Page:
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Showing posts from December, 2008

Moody noir musical 'Gunmetal Blues' depicts misfortune in surreal world

Moody noir musical 'Gunmetal Blues' depicts misfortune in surreal world December 09, 2008, 9:49 a.m. CHUCK GRAHAM Tucson Citizen "Gunmetal Blues" rises out of the darkened Invisible Theatre stage as a 1930s nightclub gangster caper that's four parts atmosphere and one part action, with a twist. Armen Dirtadian looks terrific as Sam Galahad, the well-dressed loser who's old enough to know better but has never learned to resist. Dirtadian is well-known around Tucson for his dashing roles as the broad-shouldered leading man at Gaslight Theatre, but is keeping his personality in the shadows here. He plays a private eye so down on his luck, no client is ever turned away from his tattered office. Betsy Kruse Craig (another Gaslight star) steps into the IT spotlight as that tall blonde who doesn't care how much trouble Sam gets sucked into. She also plays three other blondes with their own suspicious motives. Taking on several additional roles is Mike Padilla, wh

Tucson Weekly : Arts : Live From the Red Eye

Tucson Weekly : Arts : Live From the Red Eye PUBLISHED ON DECEMBER 11, 2008: Live From the Red Eye Blending both humor and sincerity, Invisible Theatre's 'Gunmetal Blues' offers a pleasant surprise By JAMES REEL I know what you're thinking, because I thought the same thing--and we're both wrong. Invisible Theatre is putting on Gunmetal Blues, a musical inspired by the gritty 1930s-'40s private-detective stories of writers like Dashiell Hammet and Raymond Chandler. It rattles off lines like, "The rain on my face was a washrag full of straight pins." You can't really take that seriously unless it's coming straight from Hammet or Chandler. And this is a musical, remember, in which two of the stars are longtime regulars at Gaslight Theatre. You're thinking: This is just another silly, fluffy spoof. But you're as wrong as stilettos on a choirboy. Sure, Gunmetal Blues starts off as a send-up of more noir clichés than you can list on a corpse&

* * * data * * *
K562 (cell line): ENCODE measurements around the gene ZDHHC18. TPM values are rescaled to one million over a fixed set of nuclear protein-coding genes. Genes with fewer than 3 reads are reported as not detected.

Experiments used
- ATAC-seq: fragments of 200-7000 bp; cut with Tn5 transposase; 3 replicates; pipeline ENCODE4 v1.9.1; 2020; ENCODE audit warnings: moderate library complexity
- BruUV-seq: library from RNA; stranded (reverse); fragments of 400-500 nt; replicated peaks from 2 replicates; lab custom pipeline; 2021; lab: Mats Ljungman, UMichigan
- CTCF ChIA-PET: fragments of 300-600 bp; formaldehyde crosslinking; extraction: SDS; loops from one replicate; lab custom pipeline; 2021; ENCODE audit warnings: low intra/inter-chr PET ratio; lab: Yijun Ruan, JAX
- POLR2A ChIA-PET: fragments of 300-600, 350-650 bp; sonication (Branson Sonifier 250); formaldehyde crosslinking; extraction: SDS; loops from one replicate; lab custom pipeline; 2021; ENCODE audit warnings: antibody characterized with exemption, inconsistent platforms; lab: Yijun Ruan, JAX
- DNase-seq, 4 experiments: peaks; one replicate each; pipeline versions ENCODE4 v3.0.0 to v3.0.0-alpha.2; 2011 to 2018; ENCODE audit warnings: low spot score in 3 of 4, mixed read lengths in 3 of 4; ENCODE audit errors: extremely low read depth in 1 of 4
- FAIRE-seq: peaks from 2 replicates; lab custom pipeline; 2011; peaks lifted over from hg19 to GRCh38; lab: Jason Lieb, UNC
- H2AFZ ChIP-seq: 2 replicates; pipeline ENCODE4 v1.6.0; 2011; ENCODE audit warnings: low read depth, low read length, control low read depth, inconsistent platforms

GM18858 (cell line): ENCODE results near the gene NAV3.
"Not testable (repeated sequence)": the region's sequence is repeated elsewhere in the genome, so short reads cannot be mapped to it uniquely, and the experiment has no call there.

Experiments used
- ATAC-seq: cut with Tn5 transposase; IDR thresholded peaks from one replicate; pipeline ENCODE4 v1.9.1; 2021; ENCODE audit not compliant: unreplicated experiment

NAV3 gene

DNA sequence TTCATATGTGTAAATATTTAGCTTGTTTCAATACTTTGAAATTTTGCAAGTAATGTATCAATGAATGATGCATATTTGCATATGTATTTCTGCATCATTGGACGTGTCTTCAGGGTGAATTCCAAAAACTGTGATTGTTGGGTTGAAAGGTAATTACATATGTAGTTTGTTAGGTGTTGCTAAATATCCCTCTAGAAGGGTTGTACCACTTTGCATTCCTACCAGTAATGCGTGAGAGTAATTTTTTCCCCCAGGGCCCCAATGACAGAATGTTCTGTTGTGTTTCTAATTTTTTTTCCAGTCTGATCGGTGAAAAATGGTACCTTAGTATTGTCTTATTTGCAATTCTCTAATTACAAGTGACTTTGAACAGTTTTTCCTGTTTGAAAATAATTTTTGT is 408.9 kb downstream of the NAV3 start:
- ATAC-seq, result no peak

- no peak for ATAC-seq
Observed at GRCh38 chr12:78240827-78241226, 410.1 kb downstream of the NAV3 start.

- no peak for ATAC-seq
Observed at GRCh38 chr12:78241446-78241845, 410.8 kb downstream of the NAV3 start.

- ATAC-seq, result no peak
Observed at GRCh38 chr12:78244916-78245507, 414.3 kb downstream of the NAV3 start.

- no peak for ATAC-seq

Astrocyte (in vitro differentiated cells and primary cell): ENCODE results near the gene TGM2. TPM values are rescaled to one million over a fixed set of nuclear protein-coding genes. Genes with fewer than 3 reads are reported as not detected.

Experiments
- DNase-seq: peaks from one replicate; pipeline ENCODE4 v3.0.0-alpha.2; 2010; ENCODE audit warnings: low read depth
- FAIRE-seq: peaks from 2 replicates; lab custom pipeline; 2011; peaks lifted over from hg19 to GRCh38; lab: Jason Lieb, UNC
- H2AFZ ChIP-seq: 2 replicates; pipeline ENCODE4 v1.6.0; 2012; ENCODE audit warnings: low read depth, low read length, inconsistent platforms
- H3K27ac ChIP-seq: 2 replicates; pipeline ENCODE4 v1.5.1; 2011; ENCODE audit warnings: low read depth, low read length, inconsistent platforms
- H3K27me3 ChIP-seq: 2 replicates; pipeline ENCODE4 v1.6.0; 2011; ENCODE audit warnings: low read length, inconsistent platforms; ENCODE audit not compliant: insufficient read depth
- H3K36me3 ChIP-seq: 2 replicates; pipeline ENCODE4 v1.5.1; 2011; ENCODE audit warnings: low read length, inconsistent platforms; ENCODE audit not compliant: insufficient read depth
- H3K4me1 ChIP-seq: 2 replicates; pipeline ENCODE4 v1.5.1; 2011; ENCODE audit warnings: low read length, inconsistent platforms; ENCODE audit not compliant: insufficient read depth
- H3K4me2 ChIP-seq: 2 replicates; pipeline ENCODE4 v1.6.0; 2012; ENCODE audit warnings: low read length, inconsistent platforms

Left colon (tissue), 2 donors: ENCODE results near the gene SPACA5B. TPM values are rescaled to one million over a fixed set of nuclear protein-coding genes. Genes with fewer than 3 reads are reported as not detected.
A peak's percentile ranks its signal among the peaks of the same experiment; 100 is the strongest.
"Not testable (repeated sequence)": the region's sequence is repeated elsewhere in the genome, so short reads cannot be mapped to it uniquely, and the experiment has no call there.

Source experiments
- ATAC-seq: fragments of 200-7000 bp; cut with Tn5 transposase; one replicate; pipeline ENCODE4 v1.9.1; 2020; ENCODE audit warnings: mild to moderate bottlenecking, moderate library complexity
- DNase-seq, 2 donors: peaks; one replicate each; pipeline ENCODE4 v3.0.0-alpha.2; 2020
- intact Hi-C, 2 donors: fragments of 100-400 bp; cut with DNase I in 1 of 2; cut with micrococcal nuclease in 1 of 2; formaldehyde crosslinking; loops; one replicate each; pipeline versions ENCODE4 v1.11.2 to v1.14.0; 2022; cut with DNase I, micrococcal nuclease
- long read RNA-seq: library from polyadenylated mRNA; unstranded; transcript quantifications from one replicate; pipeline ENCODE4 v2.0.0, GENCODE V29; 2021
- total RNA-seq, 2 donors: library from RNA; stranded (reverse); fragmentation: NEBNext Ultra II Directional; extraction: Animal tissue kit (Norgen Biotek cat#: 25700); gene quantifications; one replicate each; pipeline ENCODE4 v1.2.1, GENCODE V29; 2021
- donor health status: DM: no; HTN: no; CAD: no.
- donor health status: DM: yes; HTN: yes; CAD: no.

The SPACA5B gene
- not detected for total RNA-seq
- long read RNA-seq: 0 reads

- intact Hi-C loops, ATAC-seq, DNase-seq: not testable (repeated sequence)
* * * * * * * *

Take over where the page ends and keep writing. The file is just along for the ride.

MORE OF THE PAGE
'Gunmetal Blues' is fun noir schtick, with tunes | ®

'Gunmetal Blues' is fun noir schtick, with tunes ® 'Gunmetal Blues' is fun noir schtick, with tunes By Kathleen Allen Arizona daily star Tucson, Arizona Published: 12.05.2008 The piano player tickled the ivories while the detective, dressed in a fedora and a shiny gray suit, downed five, no six, fingers of whiskey in one gulp. The blonde crooned a tune while she made herself at home stretched across the piano. The player looked like he might tickle her. And so it goes in Invisible Theatre's perfectly played "Gunmetal Blues," a sendup of 1940s detective flicks. Only with music. Director Gail Fitzhugh struck just the right note with the play — it would be easy to overplay this one and not trust the audience to get the jokes or the references. She trusted them, as did her cast, Mike Padilla as the piano player Buddy Toupee, Betsy Kruse Craig as the Blonde, and Armen Dirtadian as Sam, the private eye. Craig and Dirtadian are veterans of The G